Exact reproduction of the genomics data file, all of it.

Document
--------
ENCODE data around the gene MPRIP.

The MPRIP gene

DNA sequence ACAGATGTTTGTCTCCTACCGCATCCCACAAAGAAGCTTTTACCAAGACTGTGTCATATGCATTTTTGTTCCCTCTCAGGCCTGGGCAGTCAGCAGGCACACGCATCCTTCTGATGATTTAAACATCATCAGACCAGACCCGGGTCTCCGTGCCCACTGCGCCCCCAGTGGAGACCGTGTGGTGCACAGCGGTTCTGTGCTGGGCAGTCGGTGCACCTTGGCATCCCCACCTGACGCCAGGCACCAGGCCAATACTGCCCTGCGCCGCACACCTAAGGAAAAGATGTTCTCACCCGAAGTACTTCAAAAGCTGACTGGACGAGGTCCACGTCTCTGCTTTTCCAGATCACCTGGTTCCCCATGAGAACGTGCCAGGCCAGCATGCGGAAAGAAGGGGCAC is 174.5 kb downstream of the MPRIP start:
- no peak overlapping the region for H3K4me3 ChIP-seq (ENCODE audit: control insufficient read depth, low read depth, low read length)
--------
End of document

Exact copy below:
ENCODE data around the gene MPRIP.

The MPRIP gene

DNA sequence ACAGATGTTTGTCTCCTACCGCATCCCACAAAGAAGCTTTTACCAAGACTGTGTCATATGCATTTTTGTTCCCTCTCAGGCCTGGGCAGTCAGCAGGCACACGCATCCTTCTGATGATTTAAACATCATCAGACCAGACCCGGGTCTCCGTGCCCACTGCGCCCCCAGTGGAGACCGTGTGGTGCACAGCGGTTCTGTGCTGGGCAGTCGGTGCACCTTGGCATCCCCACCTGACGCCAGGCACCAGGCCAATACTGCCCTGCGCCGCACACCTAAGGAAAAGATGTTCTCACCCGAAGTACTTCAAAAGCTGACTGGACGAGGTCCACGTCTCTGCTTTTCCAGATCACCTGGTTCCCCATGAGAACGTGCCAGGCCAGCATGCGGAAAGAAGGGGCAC is 174.5 kb downstream of the MPRIP start:
- no peak overlapping the region for H3K4me3 ChIP-seq (ENCODE audit: control insufficient read depth, low read depth, low read length)